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Eileen R. Gibney
University College Dublin
EndocrinologyPopulationDiabetes mellitusMedicineBiology
205Publications
27H-index
2,798Citations
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Publications 209
Newest
#1Kate Ainscough (UCD: University College Dublin)H-Index: 2
#2Maria A. Kennelly (UCD: University College Dublin)H-Index: 5
Last. Fionnuala M. McAuliffe (UCD: University College Dublin)H-Index: 39
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Background Nutrient intakes are known to be poorer among pregnant women with raised body mass index (BMI) than those with a healthy BMI. While meal patterns have the potential to influence obstetric, metabolic and anthropometric measures for mother and infant, limited data exists regarding meal patterns among pregnant women with raised BMI.
1 CitationsSource
Little is known about who would benefit from internet-based personalised nutrition (PN) interventions. This study aimed to evaluate the characteristics of participants who achieved greatest improvements (i.e. benefit) in diet, adiposity and biomarkers following an internet-based PN intervention. Adults (n=1607) from seven European countries were recruited into a 6-month, randomized controlled trial (Food4Me) and randomized to receive conventional dietary advice (control) or PN advice. Informatio...
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#1Patricia Domínguez Castro (UCD: University College Dublin)
#2C. Reynolds (UCD: University College Dublin)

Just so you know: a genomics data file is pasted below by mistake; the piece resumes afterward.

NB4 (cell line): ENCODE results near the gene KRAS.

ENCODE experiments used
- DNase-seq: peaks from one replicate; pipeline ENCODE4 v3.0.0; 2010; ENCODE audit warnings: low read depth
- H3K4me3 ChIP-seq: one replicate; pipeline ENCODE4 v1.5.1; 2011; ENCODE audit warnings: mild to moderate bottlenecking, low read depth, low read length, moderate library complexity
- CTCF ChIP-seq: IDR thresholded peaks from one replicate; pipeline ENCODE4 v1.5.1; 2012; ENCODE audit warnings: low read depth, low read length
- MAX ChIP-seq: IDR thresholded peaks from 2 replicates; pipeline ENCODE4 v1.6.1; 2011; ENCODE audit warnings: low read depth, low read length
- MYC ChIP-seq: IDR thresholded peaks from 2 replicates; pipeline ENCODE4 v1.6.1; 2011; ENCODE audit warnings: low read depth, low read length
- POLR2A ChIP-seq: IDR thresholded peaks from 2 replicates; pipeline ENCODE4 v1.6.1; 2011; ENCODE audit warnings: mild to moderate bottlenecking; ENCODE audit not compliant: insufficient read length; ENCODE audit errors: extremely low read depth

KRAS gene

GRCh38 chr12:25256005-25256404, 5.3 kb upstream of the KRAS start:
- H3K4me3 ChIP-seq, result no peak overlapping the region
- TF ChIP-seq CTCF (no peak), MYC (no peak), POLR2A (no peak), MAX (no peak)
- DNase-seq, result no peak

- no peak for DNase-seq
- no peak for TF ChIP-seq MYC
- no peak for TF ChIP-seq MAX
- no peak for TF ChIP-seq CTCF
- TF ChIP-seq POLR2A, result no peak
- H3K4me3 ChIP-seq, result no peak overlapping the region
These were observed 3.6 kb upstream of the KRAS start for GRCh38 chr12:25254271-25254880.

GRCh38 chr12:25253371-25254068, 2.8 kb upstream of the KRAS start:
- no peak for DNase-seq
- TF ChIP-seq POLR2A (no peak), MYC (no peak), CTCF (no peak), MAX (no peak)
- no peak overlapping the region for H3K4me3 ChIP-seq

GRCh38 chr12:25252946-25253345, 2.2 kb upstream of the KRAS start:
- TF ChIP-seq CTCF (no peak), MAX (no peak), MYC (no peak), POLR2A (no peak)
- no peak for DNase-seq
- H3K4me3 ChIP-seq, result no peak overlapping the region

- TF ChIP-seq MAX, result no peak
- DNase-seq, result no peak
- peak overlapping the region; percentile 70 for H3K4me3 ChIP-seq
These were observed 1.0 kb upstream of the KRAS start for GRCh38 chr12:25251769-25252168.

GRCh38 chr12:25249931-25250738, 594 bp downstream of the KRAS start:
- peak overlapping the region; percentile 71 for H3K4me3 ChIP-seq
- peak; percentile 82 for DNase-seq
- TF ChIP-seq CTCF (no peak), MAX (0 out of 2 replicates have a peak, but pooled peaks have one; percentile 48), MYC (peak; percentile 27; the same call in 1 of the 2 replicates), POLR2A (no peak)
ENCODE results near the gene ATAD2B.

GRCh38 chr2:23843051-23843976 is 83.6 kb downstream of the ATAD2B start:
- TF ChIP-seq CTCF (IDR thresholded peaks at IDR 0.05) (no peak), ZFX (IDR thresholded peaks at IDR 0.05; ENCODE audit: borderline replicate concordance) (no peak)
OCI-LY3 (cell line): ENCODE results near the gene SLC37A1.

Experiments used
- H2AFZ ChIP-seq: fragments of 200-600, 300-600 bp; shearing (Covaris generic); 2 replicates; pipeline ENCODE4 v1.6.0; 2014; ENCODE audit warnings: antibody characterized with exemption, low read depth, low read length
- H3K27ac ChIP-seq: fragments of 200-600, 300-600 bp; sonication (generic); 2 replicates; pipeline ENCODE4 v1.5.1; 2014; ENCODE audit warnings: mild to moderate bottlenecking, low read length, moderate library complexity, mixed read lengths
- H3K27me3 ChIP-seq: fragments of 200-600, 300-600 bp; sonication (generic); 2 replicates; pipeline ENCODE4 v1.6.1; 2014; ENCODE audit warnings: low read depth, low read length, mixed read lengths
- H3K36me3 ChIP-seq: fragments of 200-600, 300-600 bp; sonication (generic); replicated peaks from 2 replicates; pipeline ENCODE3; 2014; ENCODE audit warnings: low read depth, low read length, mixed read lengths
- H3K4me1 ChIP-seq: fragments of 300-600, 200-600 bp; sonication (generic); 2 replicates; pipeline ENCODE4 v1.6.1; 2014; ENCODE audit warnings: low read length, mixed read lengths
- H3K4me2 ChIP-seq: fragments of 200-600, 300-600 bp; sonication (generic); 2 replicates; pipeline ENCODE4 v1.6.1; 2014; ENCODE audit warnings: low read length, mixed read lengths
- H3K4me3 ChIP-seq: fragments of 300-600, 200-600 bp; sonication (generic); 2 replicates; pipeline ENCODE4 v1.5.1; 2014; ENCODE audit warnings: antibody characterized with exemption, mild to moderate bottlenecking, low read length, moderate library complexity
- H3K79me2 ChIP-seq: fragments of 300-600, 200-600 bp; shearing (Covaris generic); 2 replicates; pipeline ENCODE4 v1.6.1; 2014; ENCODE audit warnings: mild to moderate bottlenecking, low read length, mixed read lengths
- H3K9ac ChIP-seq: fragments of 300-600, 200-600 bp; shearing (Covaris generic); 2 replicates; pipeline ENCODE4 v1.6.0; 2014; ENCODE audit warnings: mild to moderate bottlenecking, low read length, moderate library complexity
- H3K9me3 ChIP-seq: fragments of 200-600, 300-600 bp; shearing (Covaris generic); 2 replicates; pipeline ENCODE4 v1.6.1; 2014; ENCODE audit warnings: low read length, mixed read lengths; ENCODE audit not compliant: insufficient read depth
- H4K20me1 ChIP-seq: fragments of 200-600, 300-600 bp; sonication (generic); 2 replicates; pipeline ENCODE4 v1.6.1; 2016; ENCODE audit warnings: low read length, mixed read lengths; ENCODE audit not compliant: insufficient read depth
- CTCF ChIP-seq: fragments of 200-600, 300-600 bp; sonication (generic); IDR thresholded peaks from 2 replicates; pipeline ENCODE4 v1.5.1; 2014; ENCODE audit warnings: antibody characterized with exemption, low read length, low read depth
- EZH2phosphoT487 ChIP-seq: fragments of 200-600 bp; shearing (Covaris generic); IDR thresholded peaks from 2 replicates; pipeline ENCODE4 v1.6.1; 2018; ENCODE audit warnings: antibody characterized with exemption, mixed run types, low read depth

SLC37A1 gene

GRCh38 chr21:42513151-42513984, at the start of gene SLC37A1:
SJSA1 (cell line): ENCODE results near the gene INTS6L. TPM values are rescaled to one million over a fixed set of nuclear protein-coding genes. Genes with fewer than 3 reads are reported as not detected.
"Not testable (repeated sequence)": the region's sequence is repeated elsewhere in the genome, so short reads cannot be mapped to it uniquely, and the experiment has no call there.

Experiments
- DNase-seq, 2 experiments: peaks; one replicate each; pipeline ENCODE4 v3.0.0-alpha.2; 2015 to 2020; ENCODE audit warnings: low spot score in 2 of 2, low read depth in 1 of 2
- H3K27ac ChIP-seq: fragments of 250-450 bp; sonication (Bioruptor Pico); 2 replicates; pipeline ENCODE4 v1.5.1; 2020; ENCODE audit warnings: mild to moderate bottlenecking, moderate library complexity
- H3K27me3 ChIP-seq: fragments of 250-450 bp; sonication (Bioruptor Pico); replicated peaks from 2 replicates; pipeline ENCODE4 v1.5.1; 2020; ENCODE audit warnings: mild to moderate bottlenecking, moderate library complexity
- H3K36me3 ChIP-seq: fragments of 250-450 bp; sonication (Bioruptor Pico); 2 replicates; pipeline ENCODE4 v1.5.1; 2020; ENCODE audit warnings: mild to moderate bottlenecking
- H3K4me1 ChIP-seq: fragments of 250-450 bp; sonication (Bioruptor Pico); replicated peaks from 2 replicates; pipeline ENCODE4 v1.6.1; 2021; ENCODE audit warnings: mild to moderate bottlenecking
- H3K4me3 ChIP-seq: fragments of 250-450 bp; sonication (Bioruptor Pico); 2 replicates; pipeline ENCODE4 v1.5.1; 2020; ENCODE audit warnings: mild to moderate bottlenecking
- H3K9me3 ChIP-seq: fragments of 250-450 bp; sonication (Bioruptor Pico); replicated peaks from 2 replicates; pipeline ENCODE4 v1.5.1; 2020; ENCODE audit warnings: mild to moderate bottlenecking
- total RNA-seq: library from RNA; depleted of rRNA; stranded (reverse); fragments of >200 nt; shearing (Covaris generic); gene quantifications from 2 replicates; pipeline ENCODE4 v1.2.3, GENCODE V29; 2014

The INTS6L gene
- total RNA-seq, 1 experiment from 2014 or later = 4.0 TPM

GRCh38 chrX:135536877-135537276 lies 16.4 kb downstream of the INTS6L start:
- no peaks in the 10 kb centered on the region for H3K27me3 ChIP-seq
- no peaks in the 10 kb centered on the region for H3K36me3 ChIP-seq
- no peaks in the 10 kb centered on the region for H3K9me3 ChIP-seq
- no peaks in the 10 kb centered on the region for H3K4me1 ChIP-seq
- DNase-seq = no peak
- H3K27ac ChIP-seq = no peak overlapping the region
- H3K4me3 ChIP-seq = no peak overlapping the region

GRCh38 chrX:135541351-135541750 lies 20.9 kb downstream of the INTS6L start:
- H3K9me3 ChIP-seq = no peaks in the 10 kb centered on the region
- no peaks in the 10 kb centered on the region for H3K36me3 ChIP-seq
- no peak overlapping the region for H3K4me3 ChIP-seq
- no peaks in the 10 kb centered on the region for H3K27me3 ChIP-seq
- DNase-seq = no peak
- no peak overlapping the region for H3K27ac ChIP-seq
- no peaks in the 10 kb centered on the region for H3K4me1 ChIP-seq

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Summary Background & aims Malnutrition or undernutrition, arising from a deficiency of energy and protein intake, occurs commonly among community-dwelling individuals in developed countries. Once identified, malnutrition can be effectively treated in the majority of cases with dietary advice and the prescription of oral nutritional supplements (ONS) for patients who can eat and drink orally. However, previous research has reported inadequate screening and treatment of malnutrition in the communi...
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#1Christine MorandH-Index: 47
#2Baukje de RoosH-Index: 22
Last. Francisco A. Tomás-Barberán (CSIC: Spanish National Research Council)H-Index: 89
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Food phytochemicals are increasingly considered to play a key role in the cardiometabolic health effects of plant foods. However, the heterogeneity in responsiveness to their intake frequently observed in clinical trials can hinder the beneficial effects of these compounds in specific subpopulations. A range of factors, including genetic background, gut microbiota, age, sex and health status, could be involved in these interindividual variations; however, the current knowledge is limited and fra...
2 CitationsSource
#1Baukje de Roos (Aberd.: University of Aberdeen)H-Index: 22
#2Anna Marja Aura (VTT Technical Research Centre of Finland)H-Index: 4